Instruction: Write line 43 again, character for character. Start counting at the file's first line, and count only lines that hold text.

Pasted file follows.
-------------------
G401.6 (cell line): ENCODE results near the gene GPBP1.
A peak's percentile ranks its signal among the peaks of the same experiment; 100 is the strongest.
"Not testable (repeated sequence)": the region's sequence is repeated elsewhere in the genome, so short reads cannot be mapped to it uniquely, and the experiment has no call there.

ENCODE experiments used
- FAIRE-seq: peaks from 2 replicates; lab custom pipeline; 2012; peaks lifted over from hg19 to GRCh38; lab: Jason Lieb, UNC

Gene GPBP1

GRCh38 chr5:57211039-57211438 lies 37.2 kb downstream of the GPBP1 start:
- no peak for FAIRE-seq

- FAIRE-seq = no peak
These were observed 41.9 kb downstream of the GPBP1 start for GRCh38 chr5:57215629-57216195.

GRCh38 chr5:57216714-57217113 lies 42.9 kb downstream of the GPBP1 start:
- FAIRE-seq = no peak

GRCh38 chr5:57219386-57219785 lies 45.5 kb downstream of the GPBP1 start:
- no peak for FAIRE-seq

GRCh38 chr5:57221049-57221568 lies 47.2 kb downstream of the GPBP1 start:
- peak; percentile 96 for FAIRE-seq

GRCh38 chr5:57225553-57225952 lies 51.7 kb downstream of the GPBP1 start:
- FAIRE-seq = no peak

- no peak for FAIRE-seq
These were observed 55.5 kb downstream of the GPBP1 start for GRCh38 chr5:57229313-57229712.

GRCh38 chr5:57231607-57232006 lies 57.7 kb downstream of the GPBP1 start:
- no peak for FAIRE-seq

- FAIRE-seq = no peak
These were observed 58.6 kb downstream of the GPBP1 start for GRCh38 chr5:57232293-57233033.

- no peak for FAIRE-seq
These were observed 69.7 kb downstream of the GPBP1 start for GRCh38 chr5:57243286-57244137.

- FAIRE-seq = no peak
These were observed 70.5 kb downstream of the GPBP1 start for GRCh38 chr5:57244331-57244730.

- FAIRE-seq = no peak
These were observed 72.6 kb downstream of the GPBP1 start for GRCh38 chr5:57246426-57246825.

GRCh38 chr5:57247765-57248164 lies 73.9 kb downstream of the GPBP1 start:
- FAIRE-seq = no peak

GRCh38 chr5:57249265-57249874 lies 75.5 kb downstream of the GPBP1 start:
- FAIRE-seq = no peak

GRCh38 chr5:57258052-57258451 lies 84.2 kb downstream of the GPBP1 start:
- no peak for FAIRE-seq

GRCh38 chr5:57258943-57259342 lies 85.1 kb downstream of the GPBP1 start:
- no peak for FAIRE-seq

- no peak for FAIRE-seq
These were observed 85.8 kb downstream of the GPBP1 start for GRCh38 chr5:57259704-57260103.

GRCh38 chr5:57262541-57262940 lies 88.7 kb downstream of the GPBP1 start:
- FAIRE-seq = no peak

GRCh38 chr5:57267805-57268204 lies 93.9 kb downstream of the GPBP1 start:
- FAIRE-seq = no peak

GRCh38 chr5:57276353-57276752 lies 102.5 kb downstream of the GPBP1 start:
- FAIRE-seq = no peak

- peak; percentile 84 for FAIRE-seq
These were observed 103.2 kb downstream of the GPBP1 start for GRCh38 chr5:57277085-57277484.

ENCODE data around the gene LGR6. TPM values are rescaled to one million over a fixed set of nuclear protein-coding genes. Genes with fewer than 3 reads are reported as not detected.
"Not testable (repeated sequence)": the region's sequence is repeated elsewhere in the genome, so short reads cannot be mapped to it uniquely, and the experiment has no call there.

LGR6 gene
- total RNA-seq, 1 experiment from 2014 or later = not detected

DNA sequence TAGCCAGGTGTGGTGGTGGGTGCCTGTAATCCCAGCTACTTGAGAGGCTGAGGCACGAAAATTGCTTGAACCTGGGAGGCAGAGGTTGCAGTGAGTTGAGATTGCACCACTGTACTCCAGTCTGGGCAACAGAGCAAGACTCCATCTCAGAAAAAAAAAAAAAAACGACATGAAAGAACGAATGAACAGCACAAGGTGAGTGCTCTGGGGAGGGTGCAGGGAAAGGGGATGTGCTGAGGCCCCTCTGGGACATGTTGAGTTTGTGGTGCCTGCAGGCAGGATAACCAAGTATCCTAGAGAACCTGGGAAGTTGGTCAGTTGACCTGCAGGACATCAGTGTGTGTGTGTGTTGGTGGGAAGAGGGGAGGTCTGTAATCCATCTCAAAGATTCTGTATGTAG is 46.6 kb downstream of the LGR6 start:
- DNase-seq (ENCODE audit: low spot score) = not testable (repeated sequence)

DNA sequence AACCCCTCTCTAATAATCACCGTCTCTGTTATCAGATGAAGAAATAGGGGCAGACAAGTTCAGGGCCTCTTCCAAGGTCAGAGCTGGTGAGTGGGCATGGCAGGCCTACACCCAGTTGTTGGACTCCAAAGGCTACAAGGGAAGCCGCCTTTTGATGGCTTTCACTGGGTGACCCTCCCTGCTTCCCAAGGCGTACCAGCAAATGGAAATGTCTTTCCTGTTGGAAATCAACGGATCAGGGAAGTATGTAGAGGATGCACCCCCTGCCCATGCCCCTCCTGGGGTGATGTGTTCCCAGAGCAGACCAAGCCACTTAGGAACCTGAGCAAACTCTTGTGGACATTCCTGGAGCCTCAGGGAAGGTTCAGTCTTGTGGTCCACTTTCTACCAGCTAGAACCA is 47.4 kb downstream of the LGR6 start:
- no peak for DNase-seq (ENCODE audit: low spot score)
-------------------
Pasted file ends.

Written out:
GRCh38 chr5:57267805-57268204 lies 93.9 kb downstream of the GPBP1 start: